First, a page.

Vodafone is going to carry the iPhone into 10 of its markets worldwide: Australia, the Czech Republic, Egypt, Greece, Italy, India, Portugal, New Zealand, South Africa and Turkey.
This is good for Apple and ironic for Vodafone given that Vodafone Deutschland sued T-Mobile challenging its right to be the exclusive seller of the iPhone in Germany. Simultaneously Vodafone CEO Arun Sarin criticized the iPhone as a “pretty poor experience.”
The Vodafone CEO must have been feeling grumpy when he lost out to Telefonica’s 02 to be the exclusive UK distributor of the device and to T-Mobile in Germany. I would imagine he is probably happy now and has accordingly changed his mind about the device and its usability, with this new deal.
The 3G iPhone looks to be coming on June 15 or thereabouts.
MediaPost is reporting (reg. required) that two consumer groups, the Center for Digital Democracy and the US Public Interest Research Group, intend to lobby the FTC for rules and restrictions on mobile marketing that would limit the ability of companies to track and target mobile users without first obtaining their consent: opt-in.
The groups are intending to strike at the heart of behavioral targeting on mobile devices and location-based services, which numerous companies are salivating over as mobile marketing moves from fantasy to fact. Their success does not represent a potential crippling of mobile marketing but puts additional pressure on the industry to work with consumer groups to achieve simple and transparent rules that can be easily understood.
Various sources are reporting (e.g., WSJ, reg. required) that Sprint may jettison Nextel in order to make itself more attractive for its own potential merger or acquisition (possibly with Deutsche Telekom).
Sprint, the number three U.S. carrier, continues to lose subscribers as rivals AT&T and Verizon grow. A combined T-Mobile and Sprint would become the largest U.S. carrier in terms of subscriber numbers but what's to guarantee that such a merger wouldn't be disaster redux. The Sprint-Nextel merger has emerged as one of the most spectacular failures in corporate merger history.
Yet given the negative trends at Sprint vs. its rivals the company is almost compelled to do some sort of deal to regain momentum.
I continue to be bearish on mobile TV in the US: the price + poor experience = limited demand. In Asia it's a different story but there you have a more advanced infrastructure, phones and, perhaps most importantly, different cultures. But the NY Times reports that mobile TV has some adherents and viewers in Europe:
Every day in
Switzerland, 40,000 people watch a 100-second television news broadcast on their cellphones. In Italy, a million people pay as much as 19 euros each ($29) a month to watch up to a dozen mobile TV channels.
Japanis the leader in direct mobile television, with 20 million cellphones equipped with TV receivers, followed by South Koreawith 8.2 million, according to In-Stat, a research and consulting firm in Scottsdale, Ariz.In-Stat estimated that there were 29.7 million mobile TV viewers worldwide at the end of 2007. That is expected to almost double, to 56.9 million, at the end of 2008, driven by growth in Japan.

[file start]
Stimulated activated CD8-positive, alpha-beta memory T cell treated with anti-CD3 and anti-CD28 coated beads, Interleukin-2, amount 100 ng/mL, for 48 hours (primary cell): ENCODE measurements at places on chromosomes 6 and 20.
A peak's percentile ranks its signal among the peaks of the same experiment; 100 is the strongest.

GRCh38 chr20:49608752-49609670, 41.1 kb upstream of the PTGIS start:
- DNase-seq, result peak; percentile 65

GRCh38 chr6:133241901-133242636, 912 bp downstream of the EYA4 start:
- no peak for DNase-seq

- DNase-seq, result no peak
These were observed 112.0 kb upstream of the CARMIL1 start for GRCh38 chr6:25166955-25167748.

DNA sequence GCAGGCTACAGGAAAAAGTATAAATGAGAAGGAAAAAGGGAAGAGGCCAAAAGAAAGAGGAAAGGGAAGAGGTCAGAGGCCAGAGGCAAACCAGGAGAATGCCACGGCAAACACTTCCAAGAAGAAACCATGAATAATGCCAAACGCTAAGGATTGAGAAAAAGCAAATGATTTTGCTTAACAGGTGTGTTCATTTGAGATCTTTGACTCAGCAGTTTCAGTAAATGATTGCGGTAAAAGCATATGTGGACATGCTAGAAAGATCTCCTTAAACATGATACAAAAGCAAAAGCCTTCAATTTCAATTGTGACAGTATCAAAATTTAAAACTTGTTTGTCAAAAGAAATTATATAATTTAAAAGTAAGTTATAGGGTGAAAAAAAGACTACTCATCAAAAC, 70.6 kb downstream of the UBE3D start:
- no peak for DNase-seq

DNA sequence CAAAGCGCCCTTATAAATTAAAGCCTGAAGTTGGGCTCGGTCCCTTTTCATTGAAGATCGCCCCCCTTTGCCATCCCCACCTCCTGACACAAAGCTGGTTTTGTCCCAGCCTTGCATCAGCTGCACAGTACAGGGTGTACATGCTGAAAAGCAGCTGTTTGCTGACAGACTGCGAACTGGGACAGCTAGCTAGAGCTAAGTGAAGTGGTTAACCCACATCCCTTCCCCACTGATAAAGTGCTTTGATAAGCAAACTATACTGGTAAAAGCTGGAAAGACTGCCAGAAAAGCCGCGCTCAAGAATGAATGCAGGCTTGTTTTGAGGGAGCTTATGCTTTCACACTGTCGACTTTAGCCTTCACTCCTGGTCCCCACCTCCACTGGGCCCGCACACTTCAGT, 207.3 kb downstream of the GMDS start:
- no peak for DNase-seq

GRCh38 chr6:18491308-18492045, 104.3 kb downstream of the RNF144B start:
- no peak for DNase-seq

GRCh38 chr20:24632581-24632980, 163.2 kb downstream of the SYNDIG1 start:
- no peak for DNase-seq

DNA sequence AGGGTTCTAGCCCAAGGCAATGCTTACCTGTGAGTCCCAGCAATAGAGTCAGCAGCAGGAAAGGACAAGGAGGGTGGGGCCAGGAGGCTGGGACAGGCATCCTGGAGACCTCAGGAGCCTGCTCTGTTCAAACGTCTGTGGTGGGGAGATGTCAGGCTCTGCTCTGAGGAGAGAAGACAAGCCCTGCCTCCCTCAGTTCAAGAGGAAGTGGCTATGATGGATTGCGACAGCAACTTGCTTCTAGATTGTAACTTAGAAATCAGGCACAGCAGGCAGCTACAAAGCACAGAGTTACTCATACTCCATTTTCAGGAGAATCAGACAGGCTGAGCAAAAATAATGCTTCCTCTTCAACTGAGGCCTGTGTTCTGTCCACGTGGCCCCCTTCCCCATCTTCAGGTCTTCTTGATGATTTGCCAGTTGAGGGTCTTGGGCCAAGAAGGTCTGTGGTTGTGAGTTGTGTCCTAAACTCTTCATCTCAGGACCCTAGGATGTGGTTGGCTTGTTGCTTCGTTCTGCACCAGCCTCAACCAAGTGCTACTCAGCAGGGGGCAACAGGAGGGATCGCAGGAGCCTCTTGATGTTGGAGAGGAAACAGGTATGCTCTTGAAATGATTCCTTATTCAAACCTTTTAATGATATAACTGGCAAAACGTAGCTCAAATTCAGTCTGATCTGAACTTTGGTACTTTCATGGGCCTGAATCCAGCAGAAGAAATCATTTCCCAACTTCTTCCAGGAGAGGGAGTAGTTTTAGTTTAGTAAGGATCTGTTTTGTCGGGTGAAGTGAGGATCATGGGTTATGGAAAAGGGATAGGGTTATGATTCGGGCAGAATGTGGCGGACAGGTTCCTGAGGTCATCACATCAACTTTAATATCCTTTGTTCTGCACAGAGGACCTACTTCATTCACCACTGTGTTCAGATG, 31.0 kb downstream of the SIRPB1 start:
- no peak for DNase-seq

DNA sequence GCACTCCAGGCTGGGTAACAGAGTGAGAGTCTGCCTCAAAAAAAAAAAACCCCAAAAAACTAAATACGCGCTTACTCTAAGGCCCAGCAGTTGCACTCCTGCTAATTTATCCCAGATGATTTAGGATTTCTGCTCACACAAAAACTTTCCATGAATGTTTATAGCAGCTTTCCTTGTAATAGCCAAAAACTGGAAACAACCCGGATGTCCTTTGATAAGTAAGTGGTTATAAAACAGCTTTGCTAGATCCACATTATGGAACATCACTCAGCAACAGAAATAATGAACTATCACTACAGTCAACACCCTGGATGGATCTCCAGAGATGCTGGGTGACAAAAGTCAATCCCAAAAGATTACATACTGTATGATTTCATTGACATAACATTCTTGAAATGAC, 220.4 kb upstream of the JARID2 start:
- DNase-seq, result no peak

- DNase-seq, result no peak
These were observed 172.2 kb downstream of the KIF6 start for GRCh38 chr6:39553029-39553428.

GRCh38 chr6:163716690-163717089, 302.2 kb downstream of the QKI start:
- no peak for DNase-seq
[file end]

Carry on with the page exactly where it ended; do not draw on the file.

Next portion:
Italyhas been an early leader in Europe, with service beginning in 2006. The largest mobile TV broadcaster on the Continent is 3 Italia, a cellular operator owned by Hutchison Whampoa of Hong Kong, with 800,000 customers, about 10 percent of its total phone clients. The million Italian viewers watch up to a dozen channels.
Swisscom offers a 20-channel viewing lineup, which costs 13 Swiss francs ($12.50) a month.
In order for mobile TV to happen on any kind of scale in the US, you need the following to come together:
Even with all these things, Americans will have limited appetite for full-length content. Instead, clips and short-form video will prevail.
Related: Wired offers a review of AT&T's new mobile TV (MediaFLO).
Nokia dominates the handset market globally, with roughly 40% market share. However, in the U.S. it has only about 10% and is an underdog, especially in the smartphone market where Blackberry and the iPhone dominate. (Nokia's smartphone dominance in Europe is one reason the iPhone isn't performing as well there.)
Now the Finnish handset maker is preparing going to flood the U.S. market with a range of new products -- a version of spaghetti on the refrigerator -- to see what gains acceptance and adoption, in the hope of driving more consumer adoption.
Blackberry is making a broader global push itself but will bump up against Nokia too in perhaps the same way the iPhone has outside the US. It needs to do so in order to defend against what will certainly be an eroding U.S.-based smartphone market share as the iPhone gains adoption in the enterprise and Nokia's more aggressive U.S. move puts pressure on the "e-mail device" maker.
Everyone knows by now that Microsoft dropped its bid for Yahoo! That makes life both easier and more complicated for the "Redmond giant," as journalists like to say. Integrating Yahoo! would have been a challenge but also given the company a range of consumer products and platforms that would have boosted its position online and in mobile (i.e., Go).